If you want to write a good story, one of the golden rules is “Show, don’t tell.”
“Show, don’t tell” means that you don’t tell your read a situation is scary. Instead, you help the reader enter into the terror by describing it. “The darkness descended at night and an eerie stillness surrounded the trailer park. As he walked toward his destination, a prickly feeling crept up his neck that something bad was about to happen.” You don’t tell the reader everyone was joyful at the party. No, instead you open the joy to them. “As she entered the room and everyone shouted, ‘Happy birthday!’ she felt as if her heart would burst. All those people she loved finally in one room. She could hardly believe it was real.”
When good writers “show” instead of “telling” they create doorways by which the reader can enter the experience of the story. They create “ways in” by which the reader can live inside the world the writer has created.
“Show, don’t tell” becomes a doorway into a new reality.
Jesus does that too. When Jesus enters Jerusalem at Passover, He steps away from verbal teaching and into enacted teaching. He dramatically serves up lived parables to create doorways for His hearers to enter a new reality they can live within. Jesus invited them, and us, to respond to Him through His showing, not telling.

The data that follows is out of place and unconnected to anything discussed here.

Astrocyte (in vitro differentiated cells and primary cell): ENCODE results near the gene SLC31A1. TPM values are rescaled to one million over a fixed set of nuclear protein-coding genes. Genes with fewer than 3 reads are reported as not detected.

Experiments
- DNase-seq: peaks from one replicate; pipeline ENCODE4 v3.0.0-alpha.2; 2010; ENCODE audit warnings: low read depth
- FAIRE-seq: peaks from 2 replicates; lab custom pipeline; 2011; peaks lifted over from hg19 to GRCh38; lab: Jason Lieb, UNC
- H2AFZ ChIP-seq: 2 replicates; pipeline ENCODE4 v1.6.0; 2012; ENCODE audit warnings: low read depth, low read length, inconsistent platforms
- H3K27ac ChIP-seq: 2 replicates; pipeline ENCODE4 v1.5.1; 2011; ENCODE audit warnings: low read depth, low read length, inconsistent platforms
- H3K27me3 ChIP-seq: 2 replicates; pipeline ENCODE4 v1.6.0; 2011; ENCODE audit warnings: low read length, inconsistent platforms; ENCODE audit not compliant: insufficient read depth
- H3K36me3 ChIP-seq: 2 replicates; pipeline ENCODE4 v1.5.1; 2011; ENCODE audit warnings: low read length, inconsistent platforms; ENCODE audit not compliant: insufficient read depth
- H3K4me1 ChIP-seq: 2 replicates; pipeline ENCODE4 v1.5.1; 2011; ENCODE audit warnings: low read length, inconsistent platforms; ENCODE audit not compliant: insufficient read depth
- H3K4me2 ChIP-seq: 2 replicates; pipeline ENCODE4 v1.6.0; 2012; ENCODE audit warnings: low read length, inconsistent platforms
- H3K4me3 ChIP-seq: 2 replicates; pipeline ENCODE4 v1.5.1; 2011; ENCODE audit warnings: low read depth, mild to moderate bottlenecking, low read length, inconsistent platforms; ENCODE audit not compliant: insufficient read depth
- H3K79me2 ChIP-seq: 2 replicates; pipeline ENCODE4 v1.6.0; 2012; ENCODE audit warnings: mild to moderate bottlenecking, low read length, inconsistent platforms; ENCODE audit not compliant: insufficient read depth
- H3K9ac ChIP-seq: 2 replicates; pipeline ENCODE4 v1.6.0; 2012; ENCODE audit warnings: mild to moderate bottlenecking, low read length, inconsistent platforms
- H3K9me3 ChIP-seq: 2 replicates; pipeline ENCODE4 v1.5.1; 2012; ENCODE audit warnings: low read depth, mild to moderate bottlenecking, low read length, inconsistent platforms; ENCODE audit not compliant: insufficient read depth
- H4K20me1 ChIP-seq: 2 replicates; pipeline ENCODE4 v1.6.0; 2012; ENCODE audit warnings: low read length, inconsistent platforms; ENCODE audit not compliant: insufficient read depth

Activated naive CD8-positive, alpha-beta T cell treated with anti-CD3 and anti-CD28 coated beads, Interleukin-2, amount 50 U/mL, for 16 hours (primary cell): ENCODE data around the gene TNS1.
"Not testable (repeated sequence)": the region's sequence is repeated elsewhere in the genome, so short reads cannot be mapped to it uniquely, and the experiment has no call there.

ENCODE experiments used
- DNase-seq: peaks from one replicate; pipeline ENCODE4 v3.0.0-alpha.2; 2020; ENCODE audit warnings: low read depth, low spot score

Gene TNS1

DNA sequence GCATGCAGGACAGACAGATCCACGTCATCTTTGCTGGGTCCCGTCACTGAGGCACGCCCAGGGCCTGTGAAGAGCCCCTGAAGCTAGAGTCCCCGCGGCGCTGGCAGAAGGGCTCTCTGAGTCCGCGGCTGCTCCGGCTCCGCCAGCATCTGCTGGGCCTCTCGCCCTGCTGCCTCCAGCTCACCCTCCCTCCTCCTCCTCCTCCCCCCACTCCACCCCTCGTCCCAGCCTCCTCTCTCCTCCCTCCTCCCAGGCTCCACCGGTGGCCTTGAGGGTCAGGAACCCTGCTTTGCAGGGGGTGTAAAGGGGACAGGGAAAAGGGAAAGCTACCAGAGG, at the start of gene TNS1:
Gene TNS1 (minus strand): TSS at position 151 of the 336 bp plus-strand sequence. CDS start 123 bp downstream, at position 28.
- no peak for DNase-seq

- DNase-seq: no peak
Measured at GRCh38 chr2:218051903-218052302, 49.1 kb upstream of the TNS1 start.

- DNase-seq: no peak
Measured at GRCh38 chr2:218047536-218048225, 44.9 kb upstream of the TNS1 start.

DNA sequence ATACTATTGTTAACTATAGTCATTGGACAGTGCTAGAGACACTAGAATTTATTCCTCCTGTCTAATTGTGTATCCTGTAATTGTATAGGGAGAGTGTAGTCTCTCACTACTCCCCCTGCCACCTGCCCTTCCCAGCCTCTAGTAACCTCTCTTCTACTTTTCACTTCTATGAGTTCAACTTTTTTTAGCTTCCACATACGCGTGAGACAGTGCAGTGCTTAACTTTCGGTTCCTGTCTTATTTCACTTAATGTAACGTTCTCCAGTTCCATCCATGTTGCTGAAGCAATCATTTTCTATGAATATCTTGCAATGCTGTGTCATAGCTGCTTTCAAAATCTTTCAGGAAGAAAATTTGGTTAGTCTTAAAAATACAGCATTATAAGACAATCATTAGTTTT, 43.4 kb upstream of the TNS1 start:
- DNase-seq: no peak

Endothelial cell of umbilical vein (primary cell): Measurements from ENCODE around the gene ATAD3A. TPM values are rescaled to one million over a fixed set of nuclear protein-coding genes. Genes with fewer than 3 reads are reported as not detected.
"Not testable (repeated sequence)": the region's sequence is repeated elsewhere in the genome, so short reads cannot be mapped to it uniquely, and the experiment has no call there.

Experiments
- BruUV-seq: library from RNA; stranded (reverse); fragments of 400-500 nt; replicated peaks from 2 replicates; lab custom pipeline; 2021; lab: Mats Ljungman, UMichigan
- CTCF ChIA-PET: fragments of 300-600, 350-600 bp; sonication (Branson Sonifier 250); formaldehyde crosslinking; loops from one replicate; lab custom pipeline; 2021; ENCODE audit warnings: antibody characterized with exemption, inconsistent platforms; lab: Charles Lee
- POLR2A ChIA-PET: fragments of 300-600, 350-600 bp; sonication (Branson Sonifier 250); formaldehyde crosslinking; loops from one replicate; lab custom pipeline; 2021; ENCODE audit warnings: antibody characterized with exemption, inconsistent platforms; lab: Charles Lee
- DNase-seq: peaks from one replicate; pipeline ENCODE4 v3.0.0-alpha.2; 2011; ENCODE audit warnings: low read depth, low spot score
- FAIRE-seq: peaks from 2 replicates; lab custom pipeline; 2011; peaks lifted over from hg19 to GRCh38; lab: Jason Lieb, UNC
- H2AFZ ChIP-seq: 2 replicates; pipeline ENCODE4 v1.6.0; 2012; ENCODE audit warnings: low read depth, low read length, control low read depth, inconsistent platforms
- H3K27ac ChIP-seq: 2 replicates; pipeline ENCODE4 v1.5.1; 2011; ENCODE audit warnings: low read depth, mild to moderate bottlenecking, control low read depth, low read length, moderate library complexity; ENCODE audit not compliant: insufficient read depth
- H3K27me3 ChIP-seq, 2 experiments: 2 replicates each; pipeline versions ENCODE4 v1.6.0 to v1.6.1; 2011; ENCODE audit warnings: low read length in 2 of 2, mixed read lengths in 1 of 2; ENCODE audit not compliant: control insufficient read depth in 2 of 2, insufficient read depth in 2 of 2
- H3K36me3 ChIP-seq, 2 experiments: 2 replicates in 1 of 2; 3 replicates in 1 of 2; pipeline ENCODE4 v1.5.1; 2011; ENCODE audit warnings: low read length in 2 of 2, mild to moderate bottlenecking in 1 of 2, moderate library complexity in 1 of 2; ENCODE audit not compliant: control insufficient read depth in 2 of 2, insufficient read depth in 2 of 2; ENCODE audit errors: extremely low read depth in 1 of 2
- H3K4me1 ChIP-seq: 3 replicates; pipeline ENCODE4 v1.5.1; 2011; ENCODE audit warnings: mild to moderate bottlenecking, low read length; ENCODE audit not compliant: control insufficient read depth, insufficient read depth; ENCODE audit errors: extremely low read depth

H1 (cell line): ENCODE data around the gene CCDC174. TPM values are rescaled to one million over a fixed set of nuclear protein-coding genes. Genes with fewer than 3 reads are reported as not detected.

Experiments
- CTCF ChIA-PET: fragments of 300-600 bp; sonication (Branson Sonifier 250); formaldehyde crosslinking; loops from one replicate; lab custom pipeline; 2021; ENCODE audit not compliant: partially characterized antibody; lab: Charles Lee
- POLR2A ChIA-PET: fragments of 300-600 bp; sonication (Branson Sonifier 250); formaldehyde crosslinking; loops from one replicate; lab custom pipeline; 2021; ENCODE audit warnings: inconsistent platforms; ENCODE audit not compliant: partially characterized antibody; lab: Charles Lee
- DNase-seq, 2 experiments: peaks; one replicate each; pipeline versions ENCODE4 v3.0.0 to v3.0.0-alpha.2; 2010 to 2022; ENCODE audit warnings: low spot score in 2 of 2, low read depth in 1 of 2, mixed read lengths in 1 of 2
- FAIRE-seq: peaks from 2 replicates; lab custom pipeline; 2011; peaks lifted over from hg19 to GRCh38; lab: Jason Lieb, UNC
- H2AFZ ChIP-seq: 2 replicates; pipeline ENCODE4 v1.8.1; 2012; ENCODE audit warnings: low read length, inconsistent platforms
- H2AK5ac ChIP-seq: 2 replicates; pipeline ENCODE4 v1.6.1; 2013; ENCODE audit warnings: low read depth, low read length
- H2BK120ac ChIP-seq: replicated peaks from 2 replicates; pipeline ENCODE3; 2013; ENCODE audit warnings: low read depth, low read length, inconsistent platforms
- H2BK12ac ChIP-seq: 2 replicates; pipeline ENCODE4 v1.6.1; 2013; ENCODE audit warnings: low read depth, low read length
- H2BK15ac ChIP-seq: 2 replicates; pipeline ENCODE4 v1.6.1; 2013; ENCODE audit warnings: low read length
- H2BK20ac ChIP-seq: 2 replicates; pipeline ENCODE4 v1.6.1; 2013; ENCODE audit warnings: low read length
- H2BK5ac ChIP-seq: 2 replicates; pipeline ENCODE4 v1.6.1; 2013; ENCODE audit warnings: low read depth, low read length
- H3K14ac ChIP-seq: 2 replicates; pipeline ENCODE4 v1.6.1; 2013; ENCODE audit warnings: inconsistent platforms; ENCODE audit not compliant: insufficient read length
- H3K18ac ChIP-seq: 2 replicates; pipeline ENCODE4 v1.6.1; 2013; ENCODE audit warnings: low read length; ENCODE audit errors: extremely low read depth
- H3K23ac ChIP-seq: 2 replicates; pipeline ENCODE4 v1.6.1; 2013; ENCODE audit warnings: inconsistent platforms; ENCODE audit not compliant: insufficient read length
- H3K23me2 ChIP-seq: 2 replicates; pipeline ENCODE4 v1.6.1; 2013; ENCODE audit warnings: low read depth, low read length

With Jerusalem swelling from its normal 30,000 inhabitants to nearly 180,000 during Passover, Jesus rides a donkey from the Mount of Olives into the city. His actions call to mind the words of the prophet Zechariah as He takes this route in this way into the city. As Jesus draws near to the Temple precincts, He enters the court and turns over the tables of the money changes and the benches of those selling doves. Jesus conjures up in His viewers’ imagination the rededication of the Temple by the Maccabees in 164 BC after the desecration of it by Antiochus IV Epiphanes. There is a new cleansing and rededication needed. Shortly thereafter, Jesus curses a dense but fruitless fig tree while walking from Bethany to Jerusalem. More than just Jesus being “hangry,” He is pointing out the apparent life within the established religion, but the lack of fruit that is there.
In Jerusalem, right there in the Temple, Jesus is displaying that not only is He a prophet but, even more, He is the Messiah. His surprising actions – turning over the tables, casting out the cursing the fig tree – all serve as doorways – “ways in” – to the reality that He has come to bring the fullness of God’s kingdom to earth. He shows, not just tells, that there is something new happening in Him.
[This is an excerpt of my message, “The Withering of the Old Ways.”]